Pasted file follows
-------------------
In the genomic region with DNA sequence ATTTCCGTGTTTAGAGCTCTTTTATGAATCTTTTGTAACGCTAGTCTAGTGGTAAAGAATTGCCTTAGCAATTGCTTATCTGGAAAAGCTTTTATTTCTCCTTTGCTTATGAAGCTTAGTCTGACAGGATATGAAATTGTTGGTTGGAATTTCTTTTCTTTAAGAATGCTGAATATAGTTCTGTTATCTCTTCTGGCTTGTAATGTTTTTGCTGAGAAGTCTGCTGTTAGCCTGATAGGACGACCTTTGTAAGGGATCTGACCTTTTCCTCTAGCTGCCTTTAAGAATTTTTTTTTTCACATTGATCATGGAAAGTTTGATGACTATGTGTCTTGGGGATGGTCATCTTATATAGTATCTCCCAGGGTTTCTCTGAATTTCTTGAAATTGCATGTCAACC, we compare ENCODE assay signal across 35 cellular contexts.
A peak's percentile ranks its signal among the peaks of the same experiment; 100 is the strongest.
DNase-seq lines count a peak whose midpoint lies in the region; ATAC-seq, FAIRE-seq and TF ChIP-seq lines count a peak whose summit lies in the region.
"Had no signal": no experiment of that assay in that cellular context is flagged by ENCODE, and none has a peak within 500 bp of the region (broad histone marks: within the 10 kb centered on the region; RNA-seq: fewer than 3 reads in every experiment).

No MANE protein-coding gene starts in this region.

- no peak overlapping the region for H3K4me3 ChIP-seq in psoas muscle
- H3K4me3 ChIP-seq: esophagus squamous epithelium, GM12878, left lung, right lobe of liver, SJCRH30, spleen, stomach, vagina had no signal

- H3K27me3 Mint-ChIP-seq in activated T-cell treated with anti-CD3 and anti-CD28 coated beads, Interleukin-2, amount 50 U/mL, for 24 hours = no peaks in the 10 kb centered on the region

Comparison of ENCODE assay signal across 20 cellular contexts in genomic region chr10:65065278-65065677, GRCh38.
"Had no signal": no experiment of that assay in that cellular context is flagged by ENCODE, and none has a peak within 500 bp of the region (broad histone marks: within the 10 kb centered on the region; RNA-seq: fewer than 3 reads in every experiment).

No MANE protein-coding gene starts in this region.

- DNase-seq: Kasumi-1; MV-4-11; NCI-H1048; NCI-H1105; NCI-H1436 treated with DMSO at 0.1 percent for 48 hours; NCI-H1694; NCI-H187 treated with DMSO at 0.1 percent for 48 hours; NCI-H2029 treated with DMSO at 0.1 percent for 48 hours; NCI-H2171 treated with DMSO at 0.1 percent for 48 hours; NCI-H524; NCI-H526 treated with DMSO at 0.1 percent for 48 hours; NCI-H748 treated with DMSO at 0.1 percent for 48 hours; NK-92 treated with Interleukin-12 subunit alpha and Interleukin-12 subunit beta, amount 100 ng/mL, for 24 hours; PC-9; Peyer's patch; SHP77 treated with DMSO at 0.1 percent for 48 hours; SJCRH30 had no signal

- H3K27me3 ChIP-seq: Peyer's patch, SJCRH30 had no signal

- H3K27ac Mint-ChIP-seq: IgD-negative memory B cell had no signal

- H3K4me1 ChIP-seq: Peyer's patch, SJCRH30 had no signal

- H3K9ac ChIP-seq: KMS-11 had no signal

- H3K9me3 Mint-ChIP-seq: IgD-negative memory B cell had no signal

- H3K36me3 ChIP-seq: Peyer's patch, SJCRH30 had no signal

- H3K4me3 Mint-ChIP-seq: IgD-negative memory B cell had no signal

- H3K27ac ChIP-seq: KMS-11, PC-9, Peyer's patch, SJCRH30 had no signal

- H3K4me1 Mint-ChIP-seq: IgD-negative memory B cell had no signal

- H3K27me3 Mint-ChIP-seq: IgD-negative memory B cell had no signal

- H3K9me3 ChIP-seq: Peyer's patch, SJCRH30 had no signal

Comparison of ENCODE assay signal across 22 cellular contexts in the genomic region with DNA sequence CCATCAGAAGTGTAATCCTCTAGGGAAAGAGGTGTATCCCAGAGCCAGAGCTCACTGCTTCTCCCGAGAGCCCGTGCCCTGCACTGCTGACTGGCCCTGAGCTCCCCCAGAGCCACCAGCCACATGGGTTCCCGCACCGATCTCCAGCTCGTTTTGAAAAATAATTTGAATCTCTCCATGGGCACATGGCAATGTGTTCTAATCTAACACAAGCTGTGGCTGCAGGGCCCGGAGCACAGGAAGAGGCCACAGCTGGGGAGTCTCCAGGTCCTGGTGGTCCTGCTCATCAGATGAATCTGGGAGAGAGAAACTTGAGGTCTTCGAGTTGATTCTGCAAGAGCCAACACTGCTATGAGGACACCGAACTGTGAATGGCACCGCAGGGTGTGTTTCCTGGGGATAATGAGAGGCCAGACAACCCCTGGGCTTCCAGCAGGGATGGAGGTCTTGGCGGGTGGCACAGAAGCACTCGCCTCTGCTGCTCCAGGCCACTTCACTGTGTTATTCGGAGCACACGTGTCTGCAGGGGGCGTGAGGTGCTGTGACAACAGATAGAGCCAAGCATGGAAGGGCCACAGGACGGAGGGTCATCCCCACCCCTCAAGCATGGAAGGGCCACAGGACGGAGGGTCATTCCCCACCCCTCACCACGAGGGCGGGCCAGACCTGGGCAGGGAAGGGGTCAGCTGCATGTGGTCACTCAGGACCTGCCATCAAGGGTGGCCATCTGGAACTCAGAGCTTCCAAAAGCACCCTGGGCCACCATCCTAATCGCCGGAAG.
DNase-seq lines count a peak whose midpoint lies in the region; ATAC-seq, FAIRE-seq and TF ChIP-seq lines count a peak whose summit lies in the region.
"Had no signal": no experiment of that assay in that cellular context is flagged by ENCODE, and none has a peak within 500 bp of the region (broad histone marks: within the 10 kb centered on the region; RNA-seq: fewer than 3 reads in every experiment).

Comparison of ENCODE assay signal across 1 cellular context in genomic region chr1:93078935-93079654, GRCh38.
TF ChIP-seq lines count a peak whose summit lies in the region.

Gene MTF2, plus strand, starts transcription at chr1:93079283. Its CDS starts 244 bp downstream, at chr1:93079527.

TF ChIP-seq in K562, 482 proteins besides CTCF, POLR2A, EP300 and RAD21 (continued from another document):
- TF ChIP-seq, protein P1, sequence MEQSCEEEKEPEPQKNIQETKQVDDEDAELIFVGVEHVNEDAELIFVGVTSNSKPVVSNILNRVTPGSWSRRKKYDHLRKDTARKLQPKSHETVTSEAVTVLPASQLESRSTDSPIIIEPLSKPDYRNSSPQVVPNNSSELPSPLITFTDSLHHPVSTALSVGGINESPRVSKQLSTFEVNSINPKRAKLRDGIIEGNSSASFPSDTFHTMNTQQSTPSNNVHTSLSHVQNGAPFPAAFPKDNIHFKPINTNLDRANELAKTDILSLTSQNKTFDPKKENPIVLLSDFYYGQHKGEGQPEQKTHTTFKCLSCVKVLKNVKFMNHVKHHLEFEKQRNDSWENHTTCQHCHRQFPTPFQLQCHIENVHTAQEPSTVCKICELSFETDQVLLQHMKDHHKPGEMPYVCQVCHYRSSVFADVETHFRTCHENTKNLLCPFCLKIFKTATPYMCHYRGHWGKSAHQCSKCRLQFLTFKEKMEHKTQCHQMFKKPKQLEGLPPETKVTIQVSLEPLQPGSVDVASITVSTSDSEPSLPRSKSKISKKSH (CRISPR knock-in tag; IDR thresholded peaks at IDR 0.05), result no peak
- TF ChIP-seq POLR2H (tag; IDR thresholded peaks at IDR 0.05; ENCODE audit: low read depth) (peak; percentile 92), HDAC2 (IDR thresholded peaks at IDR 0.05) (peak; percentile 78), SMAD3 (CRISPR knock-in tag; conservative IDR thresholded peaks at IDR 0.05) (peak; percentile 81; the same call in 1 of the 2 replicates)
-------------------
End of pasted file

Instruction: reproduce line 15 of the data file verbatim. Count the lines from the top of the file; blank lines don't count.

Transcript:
- H3K4me1 ChIP-seq: Peyer's patch, SJCRH30 had no signal